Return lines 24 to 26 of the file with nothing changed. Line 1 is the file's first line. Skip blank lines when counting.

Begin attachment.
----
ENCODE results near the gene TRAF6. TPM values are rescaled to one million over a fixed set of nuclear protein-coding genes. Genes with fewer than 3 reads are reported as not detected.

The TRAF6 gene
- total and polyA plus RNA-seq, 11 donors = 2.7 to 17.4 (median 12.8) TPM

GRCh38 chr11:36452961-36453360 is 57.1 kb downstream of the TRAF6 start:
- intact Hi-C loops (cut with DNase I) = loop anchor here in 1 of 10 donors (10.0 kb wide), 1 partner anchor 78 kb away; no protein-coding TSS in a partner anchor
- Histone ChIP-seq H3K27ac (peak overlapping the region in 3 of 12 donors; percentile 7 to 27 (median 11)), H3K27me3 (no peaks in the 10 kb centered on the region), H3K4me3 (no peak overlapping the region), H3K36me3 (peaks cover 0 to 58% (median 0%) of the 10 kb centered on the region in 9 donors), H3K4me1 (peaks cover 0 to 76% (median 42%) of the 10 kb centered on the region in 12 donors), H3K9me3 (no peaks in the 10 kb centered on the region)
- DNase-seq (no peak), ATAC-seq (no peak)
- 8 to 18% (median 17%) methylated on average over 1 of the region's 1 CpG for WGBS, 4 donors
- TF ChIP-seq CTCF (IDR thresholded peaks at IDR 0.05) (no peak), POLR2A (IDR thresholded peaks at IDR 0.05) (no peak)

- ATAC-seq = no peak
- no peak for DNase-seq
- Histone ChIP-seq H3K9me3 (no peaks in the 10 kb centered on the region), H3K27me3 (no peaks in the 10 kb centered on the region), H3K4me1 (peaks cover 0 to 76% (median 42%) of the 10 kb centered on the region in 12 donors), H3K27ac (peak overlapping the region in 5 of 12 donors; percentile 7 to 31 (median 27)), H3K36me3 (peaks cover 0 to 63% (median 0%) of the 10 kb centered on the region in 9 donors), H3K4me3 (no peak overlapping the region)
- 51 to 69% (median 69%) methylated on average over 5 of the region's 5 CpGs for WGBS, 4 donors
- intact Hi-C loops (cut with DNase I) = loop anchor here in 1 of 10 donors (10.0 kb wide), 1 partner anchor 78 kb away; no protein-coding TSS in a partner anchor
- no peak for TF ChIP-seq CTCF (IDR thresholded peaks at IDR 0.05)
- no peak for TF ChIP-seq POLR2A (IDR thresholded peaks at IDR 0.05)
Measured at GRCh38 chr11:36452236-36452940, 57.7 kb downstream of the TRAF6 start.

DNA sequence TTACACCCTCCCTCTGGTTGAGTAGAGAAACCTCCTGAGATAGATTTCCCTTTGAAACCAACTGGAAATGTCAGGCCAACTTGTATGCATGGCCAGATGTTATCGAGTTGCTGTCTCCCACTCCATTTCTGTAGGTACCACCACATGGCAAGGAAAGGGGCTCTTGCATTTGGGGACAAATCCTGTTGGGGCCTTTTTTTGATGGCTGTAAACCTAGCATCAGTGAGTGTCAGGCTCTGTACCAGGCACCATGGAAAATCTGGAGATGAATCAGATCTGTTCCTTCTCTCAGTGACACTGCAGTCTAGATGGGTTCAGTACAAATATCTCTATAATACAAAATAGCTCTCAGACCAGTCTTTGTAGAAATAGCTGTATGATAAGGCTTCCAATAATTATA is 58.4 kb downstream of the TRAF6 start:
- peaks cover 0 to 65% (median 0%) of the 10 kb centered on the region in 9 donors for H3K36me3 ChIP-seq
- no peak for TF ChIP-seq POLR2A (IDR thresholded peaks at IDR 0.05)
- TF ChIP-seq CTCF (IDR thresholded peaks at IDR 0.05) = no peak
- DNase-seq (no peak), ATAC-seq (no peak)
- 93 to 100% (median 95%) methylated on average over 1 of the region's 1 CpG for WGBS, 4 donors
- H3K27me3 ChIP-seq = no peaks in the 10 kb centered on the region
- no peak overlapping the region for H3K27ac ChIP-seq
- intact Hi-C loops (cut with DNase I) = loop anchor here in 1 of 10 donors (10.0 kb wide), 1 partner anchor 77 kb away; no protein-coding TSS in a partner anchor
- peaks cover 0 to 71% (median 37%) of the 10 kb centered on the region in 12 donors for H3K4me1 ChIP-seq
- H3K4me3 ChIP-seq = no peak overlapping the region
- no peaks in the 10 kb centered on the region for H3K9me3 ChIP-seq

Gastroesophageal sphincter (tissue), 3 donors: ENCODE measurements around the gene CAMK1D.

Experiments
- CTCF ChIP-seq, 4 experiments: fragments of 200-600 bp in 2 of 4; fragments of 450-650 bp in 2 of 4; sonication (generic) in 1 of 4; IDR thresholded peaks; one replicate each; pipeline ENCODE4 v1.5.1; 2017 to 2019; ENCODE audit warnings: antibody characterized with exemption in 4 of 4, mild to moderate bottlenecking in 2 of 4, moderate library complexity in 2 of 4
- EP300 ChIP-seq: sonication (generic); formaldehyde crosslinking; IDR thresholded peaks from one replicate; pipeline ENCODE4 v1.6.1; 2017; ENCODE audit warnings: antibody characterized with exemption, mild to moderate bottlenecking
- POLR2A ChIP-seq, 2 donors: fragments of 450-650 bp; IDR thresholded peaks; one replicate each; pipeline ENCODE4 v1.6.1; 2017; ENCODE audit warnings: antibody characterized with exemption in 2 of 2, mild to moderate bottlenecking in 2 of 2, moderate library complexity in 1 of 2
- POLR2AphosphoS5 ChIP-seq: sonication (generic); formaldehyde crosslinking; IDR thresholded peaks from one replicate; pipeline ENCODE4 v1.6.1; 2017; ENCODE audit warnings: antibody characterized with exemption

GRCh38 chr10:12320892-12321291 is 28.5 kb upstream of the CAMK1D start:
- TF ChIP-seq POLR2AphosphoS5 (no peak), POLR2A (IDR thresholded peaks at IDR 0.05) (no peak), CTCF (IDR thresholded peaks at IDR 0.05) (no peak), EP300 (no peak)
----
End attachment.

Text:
- H3K27me3 ChIP-seq = no peaks in the 10 kb centered on the region
- no peak overlapping the region for H3K27ac ChIP-seq
- intact Hi-C loops (cut with DNase I) = loop anchor here in 1 of 10 donors (10.0 kb wide), 1 partner anchor 77 kb away; no protein-coding TSS in a partner anchor